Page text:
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Accessing primitives in anonymous inner class

 
Santiago Bravo
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Hi All,

Code example is from K&B but which shows how to create an anonymous inner class. BUT I am curious as to how a primitive can be accessed in the anonymous inner class:


****************************************
class Popcorn {

public int x = 2; // Line 1

public void pop() {

System.out.println("popcorn");

}

}
class Food {

Popcorn p = new Popcorn() { // Line 2

x=9; // Line 3 - compiler error!

public void pop() {
System.out.println("anonymous popcorn");
}
};

}
****************************************

Line 2 creates the anonymous subclass which according to polymorphism should have access to public members of the superclass.

Why doesnt the above code compile? What am I doing wrong?


thanks
 
Rekha Srinath
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The x=9 is in your anonymous inner class is like an instance variable, and in general, for an instance variable, you should mention the type.

Take a normal example as this:


Even in this code, you will get the same compiler error. So, you have to DECLARE the variable as an instance variable. But, you can access the inherited variable in any of the child methods in the normal way. For eg, in your Popcorn example, you can have like this:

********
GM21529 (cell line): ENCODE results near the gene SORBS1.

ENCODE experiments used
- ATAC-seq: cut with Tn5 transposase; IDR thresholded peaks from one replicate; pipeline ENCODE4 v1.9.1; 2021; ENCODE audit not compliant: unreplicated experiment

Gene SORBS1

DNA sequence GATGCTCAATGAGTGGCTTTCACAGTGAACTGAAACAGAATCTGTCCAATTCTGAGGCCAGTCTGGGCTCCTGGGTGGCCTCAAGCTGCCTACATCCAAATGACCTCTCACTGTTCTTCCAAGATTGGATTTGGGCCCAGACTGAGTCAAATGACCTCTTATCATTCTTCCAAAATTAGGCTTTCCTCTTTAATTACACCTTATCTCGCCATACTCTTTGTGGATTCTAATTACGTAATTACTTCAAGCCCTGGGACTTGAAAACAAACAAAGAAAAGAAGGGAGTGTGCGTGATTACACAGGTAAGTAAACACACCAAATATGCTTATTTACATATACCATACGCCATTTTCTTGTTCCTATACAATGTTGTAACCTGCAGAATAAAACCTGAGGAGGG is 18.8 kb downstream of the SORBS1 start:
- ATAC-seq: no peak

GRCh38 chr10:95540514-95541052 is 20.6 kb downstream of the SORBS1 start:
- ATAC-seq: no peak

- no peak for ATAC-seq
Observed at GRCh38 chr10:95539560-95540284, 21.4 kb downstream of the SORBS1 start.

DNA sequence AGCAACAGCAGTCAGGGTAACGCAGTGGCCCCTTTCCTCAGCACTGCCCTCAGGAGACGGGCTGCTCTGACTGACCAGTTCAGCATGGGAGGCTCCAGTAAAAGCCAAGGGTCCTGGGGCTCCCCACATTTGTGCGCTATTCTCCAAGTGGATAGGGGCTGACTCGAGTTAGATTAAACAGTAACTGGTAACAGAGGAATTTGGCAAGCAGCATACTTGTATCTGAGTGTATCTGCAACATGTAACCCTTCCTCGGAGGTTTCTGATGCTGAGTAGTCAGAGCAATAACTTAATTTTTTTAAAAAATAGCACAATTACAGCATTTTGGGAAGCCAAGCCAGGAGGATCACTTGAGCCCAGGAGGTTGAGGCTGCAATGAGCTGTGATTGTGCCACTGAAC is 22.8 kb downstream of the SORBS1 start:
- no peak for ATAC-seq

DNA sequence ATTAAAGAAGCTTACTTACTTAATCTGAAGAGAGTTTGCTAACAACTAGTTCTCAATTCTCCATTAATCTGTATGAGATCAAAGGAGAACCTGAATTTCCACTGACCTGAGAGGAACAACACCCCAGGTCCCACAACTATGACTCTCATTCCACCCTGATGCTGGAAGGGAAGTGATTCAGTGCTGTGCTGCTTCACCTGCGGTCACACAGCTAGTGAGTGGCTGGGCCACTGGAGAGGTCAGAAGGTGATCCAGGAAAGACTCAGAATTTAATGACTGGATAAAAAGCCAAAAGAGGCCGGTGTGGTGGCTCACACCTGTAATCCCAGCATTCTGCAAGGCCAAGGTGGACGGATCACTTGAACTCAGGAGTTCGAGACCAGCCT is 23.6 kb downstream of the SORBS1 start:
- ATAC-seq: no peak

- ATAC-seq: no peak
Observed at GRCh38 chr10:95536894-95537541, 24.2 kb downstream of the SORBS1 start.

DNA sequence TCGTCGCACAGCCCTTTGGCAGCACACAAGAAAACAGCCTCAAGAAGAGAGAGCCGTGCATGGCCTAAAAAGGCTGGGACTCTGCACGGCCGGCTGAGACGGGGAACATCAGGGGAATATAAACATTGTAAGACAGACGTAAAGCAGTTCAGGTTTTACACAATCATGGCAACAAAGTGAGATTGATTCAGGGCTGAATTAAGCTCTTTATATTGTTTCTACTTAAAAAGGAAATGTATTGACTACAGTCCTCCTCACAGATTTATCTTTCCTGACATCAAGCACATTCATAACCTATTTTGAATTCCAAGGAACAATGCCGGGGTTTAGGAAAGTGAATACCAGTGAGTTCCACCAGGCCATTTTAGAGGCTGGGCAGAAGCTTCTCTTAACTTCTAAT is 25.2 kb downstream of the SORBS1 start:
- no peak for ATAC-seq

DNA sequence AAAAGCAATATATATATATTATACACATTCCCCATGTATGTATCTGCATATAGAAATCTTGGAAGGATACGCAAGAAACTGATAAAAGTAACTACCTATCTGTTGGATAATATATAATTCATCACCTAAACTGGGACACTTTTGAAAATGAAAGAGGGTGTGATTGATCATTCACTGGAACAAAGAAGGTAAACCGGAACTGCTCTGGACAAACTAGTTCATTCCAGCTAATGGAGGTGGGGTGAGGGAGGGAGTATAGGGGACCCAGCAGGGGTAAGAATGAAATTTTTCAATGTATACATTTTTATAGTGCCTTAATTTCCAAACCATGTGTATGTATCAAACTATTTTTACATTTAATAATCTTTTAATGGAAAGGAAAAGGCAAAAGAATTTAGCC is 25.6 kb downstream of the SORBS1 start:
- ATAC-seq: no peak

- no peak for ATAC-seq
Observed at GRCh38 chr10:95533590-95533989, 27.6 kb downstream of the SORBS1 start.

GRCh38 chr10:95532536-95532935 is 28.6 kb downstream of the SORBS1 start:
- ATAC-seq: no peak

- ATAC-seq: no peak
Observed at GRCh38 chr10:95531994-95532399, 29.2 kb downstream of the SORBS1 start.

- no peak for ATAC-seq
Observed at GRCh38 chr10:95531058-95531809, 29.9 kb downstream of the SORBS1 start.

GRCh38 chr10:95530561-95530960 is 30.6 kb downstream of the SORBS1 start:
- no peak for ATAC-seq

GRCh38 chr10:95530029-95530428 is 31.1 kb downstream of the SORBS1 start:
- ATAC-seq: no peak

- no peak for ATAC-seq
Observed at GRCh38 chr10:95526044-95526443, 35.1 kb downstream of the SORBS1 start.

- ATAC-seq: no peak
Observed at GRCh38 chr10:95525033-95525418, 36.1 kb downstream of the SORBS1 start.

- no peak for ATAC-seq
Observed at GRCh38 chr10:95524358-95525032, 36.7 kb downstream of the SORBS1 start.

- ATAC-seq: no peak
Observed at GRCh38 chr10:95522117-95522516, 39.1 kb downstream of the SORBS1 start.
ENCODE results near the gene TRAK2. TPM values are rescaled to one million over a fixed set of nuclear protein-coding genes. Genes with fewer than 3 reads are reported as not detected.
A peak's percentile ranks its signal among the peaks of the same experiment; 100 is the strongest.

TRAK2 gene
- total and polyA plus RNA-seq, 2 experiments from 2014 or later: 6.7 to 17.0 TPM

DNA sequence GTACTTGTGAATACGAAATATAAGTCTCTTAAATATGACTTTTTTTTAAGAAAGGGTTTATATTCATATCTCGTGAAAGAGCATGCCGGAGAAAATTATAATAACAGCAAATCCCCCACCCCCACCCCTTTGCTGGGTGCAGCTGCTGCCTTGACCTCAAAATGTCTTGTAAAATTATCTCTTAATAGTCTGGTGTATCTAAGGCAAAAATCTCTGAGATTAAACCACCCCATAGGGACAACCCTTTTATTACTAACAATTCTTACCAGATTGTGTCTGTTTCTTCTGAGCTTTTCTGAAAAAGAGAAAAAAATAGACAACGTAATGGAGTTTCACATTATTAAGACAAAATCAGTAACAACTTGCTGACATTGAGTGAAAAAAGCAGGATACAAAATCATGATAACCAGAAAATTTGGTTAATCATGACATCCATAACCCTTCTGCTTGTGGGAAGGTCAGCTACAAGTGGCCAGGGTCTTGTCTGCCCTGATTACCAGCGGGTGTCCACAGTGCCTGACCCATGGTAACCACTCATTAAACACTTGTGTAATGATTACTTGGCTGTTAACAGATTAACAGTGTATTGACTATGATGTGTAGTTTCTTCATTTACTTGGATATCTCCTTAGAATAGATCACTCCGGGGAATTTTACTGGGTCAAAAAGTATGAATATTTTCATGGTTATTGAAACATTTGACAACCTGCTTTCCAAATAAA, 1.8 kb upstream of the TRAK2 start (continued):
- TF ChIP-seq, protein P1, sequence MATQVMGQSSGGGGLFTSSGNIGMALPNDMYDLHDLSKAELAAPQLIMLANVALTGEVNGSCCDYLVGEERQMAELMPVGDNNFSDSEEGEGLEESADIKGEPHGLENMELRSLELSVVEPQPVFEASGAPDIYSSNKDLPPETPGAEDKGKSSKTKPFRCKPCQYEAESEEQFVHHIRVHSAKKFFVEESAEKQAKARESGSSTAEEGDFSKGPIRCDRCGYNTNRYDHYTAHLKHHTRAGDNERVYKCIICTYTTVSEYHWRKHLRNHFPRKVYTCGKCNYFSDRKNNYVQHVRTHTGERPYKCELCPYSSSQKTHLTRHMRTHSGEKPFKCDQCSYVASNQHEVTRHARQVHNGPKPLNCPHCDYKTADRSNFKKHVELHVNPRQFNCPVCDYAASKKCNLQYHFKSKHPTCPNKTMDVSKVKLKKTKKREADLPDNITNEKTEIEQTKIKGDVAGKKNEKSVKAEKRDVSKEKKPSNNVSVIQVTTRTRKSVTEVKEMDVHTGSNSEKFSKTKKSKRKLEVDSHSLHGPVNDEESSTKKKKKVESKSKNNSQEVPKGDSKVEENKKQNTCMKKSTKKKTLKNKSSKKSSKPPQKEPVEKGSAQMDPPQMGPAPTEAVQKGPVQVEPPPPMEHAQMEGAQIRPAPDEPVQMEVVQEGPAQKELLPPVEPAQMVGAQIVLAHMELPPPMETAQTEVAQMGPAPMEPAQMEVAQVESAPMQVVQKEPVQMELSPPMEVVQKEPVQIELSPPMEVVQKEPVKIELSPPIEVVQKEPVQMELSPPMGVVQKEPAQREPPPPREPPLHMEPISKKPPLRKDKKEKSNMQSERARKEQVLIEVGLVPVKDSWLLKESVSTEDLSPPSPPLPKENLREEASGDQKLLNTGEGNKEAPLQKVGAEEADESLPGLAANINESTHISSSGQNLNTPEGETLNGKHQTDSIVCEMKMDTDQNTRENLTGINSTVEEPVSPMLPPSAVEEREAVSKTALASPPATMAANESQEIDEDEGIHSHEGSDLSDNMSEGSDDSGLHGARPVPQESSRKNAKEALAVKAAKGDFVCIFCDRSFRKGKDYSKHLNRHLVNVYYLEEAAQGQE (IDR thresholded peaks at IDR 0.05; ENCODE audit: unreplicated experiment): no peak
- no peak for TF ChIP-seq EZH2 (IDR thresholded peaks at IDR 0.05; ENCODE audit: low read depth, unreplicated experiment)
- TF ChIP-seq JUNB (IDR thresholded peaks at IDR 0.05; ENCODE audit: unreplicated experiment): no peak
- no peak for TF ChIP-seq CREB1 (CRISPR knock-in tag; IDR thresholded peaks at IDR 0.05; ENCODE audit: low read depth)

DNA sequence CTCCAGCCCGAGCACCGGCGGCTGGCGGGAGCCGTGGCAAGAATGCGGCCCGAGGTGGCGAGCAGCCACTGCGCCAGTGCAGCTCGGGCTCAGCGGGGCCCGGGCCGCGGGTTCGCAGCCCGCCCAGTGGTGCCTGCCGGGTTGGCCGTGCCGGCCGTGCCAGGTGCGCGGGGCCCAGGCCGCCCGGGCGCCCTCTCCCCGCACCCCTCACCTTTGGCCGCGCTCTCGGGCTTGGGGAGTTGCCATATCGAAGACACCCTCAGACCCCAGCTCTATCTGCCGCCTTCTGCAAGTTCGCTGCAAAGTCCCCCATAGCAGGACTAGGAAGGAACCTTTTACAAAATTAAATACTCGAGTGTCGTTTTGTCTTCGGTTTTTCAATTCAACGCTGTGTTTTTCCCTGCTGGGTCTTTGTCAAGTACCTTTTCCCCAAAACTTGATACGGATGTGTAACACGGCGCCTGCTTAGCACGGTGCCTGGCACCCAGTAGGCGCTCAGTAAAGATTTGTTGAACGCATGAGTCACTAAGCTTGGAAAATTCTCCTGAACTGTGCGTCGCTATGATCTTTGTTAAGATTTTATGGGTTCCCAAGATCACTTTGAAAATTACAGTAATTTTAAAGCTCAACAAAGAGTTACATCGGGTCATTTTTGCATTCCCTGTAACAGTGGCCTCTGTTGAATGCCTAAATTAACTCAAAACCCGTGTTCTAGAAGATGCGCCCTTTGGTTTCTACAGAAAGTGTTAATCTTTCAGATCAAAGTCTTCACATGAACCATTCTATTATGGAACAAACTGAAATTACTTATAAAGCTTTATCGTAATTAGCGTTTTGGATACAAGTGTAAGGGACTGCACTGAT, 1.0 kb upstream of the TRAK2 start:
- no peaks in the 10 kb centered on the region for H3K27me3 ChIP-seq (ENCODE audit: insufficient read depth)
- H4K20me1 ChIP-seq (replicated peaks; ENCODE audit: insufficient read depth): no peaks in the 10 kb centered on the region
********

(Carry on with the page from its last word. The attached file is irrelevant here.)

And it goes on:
System.out.println("anonymous popcorn" + x); // x will be 2 here, inherited from the parent Popcorn
 
Campbell Ritchie
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But putting fields in a subclass which have the same name as a superclass field will "hide" the superclass field.

This can lead to all sorts of confusion later on.
 
Santiago Bravo
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yes, if I had declared int x = 9; on line 3 then this is a totally new variable for the instance.

I can access variable x from the Popcorn class if I use it in a method in the anonymous inner class
 
Henry Wong
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Originally posted by Santiago Bravo:
yes, if I had declared int x = 9; on line 3 then this is a totally new variable for the instance.

I can access variable x from the Popcorn class if I use it in a method in the anonymous inner class


Not sure what you are asking. Are you trying to assign the variable, without declaring a new one? If you are, then it is a statement, not a declaration. And statements are not allowed outside of an initializer, constructor, or method.

Henry
 
Ankit Garg
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yes henry is absolutely right. The statement x = 9; is not allowed inside class outside any method or initializer. change the code to

 
Jesper de Jong
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Please use code tags when you post code.
[ November 09, 2008: Message edited by: Jesper Young ]
 
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